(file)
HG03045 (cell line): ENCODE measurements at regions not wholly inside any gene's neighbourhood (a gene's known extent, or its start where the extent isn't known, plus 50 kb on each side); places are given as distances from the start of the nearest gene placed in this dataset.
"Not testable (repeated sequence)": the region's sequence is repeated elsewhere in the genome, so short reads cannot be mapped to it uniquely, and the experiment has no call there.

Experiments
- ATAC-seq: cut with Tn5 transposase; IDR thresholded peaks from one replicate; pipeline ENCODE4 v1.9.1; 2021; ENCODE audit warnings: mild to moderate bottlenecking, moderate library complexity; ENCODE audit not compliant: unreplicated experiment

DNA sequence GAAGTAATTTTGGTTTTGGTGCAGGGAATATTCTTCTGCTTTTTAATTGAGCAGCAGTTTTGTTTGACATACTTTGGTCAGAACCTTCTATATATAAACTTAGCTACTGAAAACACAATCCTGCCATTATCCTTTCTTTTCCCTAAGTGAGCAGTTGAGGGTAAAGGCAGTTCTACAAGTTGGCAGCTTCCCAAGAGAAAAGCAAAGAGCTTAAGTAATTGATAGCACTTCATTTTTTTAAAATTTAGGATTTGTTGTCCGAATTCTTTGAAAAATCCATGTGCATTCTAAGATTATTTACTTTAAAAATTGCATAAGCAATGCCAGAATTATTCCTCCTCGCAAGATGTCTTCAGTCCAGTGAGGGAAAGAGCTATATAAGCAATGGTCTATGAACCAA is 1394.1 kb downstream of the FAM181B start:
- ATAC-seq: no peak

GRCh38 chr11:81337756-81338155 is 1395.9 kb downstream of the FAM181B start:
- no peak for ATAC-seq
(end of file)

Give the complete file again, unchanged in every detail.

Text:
HG03045 (cell line): ENCODE measurements at regions not wholly inside any gene's neighbourhood (a gene's known extent, or its start where the extent isn't known, plus 50 kb on each side); places are given as distances from the start of the nearest gene placed in this dataset.
"Not testable (repeated sequence)": the region's sequence is repeated elsewhere in the genome, so short reads cannot be mapped to it uniquely, and the experiment has no call there.

Experiments
- ATAC-seq: cut with Tn5 transposase; IDR thresholded peaks from one replicate; pipeline ENCODE4 v1.9.1; 2021; ENCODE audit warnings: mild to moderate bottlenecking, moderate library complexity; ENCODE audit not compliant: unreplicated experiment

DNA sequence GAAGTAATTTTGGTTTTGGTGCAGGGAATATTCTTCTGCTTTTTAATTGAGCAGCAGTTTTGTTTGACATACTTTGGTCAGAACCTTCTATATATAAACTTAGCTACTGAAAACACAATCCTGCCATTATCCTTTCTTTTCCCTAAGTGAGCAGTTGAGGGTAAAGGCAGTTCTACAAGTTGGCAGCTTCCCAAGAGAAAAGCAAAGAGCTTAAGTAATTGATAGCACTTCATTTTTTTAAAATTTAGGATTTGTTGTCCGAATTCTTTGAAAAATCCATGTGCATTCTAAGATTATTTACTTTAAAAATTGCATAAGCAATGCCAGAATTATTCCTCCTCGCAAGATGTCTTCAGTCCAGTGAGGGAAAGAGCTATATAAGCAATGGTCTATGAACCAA is 1394.1 kb downstream of the FAM181B start:
- ATAC-seq: no peak

GRCh38 chr11:81337756-81338155 is 1395.9 kb downstream of the FAM181B start:
- no peak for ATAC-seq